More than 1,600 years after the Romans fled this cold, damp island for the warm south, their secrets are still emerging, thanks to a new technique called Reflectance Transformation Imaging, or RTI. By firing a flash gun at worn-away ancient graffiti from dozens of different angles and photographing it, suddenly the ancient world comes to life. It's a related technique to seeing inscriptions just before sunset, when the letters fall into shadow. Thanks to RTI, new Latin inscriptions have emerged at Hadrian's Wall, and Greek ones on Athenian pots.
Don’t miss the Latin-based pedantry in the comments; smart and amusing.
In related news: “Assyrian stele containing ancient curse will not be reunited with its other half.” Not until Ghostbusters 3, anyway. Which isn’t going to happen. Anyway, here's the curse:
Whoever discards this image from the presence of Salmanu puts it into another place, whether he throws it into water or covers it with earth or brings and places it into a taboo house where it is inaccessible, may the god Salmanu, the great lord, overthrow his sovereignty; may his name and his seed disappear in the land; may he live in a contingent together with the slave women of his land.”
So says the curse. More here, if you’re wondering where the two halves are and why they won’t be joined together again. Who was Salmanu? Wikipedia will tell you:
Salmanu was king of Moab during the reign of the Assyrian king Tiglath-Pileser III (ruled 745–727 BCE). He is mentioned in a clay inscription found in Nimrud as a vassal of Assyria. Eberhard Schrader theorized that he might be identical with the Shalman who waged war on Israel and sacked Beth-arbel (Hosea x. 14); though other scholars identify Shalman with one of the Assyrian kings named Shalmaneser.
It’s amazing we know these things, really. It makes you marvel at the amount of likewise information we’ll never know.
HMM Redditor spotted a map of Minnesota on the map of Minnesota. The Google one, that is:
Votd Tired of car dashcams? Let’s look at a Tramcam.
Now, for no reason, Weird Al has a problem with his hotel door chain.
Okay, WALKING DEAD POSSIBLE SPOILER:
1. Terminus is creepy because it has things written on the wall in a room full of candles. It seemed like a lot of candles, no? At some point I think the point's been made, and it seems like quite a lot of work. Maybe they all do it together and sing a song. If you're creepy and you know it light a match!
2. It takes a steely, determined leader to find himself stripped of weapons, heavily outnumbered, chased by sniper fire and locked in a hot train car to say "they're screwing with the wrong people." Or one who's completely delusional. At least we have a new bad guy who, we can be assured, will be gutted and brain-spiked at some point in season 5.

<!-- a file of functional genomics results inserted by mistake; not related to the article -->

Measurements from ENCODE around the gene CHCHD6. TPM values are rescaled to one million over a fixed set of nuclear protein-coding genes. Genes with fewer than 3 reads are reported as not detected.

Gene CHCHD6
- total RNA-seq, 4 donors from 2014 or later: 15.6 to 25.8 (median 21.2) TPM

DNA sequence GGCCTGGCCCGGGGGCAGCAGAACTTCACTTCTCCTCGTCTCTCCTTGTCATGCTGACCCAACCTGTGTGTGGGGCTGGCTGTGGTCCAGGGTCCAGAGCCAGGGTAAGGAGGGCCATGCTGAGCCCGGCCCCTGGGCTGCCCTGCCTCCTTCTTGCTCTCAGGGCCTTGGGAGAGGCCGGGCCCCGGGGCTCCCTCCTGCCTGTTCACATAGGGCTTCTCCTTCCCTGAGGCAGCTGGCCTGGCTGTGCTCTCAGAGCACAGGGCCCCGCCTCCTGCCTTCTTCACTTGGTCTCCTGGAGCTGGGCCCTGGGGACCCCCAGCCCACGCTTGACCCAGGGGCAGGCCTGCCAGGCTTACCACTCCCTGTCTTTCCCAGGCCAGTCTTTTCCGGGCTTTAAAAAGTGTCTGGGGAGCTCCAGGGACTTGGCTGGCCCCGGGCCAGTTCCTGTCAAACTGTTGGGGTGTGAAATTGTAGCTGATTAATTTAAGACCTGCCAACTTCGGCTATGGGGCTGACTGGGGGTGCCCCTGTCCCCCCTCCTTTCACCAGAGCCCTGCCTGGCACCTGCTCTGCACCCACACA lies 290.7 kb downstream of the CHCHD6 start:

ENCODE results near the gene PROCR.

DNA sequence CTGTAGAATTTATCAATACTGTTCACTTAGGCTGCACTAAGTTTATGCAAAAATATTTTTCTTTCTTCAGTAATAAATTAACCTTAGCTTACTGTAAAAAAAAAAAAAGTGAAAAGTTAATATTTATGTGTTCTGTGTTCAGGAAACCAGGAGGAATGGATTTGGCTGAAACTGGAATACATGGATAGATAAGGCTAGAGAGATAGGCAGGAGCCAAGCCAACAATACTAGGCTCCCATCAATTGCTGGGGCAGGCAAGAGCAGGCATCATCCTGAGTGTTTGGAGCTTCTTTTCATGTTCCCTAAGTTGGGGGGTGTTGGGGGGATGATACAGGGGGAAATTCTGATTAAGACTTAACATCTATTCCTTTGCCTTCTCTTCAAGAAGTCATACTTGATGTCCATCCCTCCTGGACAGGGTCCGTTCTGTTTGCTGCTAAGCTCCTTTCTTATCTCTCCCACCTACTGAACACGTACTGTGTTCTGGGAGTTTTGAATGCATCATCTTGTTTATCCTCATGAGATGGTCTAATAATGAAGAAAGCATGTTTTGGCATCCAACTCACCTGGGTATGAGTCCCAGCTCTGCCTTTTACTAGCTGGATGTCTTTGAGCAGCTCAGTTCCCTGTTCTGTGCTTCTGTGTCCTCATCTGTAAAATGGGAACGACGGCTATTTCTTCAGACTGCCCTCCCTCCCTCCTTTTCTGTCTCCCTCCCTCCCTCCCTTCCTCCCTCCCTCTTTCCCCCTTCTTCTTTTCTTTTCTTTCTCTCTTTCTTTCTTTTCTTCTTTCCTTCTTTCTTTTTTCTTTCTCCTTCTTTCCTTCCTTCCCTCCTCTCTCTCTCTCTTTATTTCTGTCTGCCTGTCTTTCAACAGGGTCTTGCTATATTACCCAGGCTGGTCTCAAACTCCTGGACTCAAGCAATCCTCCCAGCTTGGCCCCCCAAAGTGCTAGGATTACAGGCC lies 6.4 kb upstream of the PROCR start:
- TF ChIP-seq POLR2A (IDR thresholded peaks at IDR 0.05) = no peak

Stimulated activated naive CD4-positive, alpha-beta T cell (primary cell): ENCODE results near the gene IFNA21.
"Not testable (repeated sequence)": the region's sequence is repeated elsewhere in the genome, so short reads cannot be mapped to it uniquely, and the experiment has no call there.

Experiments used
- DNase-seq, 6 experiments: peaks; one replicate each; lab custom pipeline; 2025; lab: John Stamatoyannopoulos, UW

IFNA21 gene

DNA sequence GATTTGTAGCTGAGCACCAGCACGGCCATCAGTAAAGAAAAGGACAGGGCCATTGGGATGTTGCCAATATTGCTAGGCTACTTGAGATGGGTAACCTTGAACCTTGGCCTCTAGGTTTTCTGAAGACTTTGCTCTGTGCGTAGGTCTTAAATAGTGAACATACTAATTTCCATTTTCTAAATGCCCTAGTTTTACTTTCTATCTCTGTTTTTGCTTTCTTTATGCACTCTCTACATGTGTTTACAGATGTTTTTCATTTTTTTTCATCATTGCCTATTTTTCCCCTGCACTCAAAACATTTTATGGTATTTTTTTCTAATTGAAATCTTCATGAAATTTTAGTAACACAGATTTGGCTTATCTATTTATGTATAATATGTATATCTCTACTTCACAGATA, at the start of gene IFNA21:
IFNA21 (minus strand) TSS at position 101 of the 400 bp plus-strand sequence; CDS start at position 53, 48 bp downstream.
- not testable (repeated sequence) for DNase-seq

Always something to look forward to on this show.
Sun without warmth yesterday, then warmth without sun today. C’mon, guys. Get it together.
ART The strange beauty of Apple Maps, back when they were melty and surreal and made you feel slightly queasy.
The fact that Apple is currently working on improving the database of its renderings already heralds the end of the special quality of these images: soon the streams of data will have expanded many times over again; the algorithms will have been refined and the visualizations of reality so perfected that these cartographic images will turn into simulated immediacy, and thereby become artlessly mimetic.
All that’s true, but of course artlessly mimetic is what you want when you’re lost and looking for landmarks.
At least Apple Maps haven’t ruined things like the new Google Street View, which was designed by people who think I want to see lots of pictures at the bottom of the screen.
In related art news: Billions of Blue Blistering Barnacles! A new Tintin book en route - and it’s another “lost” story with actual Herge contributions.
French publisher Casterman (intends) to release a new Tintin book, Tintin Thermozéro, apparently completed by Herge and ready to be published in a similar style to Tintin: Alph Art. The provenance of Rich Johnston's piece was this La Parisien article by Christophe Levent- the link is pay-walled and in French, but here's a translation of the whole thing.
And there’s more: A look at “The Art of Atari,” a book about the box art of gaming’s “golden age.” Some fine high-80s illustration there, and an amusing reminder of the disconnect between the games and the art. The box:
Via hardcoregaming. This reminded me of my modern assumptions about the depth and breadth of the internet. I looked for screen captures of the game and had no doubt I would find them, but an exhaustive review of a 34-year-old game.
SCIENCE! NASA says they’ve discovered a new object in our solar system:
Scientists using ground based observatories have discovered an object that is believed to have the most distant orbit found beyond the known edge of our solar system. Named 2012 VP113, the observations of the object -- possibly a dwarf planet -- were obtained and analyzed with a grant from NASA. A dwarf planet is an object in orbit around the sun that is large enough to have its own gravity pull itself into a spherical, or nearly round, shape.
How did it remain undetected for so long? Wasn’t the big arrow a giveaway?
GAMING Monopoly is soliciting new rules. I recall our house rule had to do with putting all fines into a pile in the center of the board, and when you landed on Free Parking you raked it all in. Not sure how this comports with the pure, cut-throat capitalism of the game; it suggested a Tammany-Hall style disbursement of public funds.
BURN Some aloe vera for the gentleman. From FiveThirtyEight:
A New York Times columnist has expressed substantially more negative sentiments about FiveThirtyEight since it left The New York Times, according to a FiveThirtyEight analysis.
The columnist, Paul Krugman, who writes about economics and politics for The Times, has referred to FiveThirtyEight or editor-in-chief Nate Silver 33 times on his blog. FiveThirtyEight classified each reference based on whether it expressed a favorable, unfavorable or neutral sentiment toward FiveThirtyEight.
Statistics follow. Then:
While it can be easy to extrapolate a spurious trend from a limited number of data points, the differences are highly statistically significant. At his current pace, Mr. Krugman will write 425 more blog posts about FiveThirtyEight between now and the 2016 presidential election.
Snort. That’s all, folks; have to finish a column. See you around.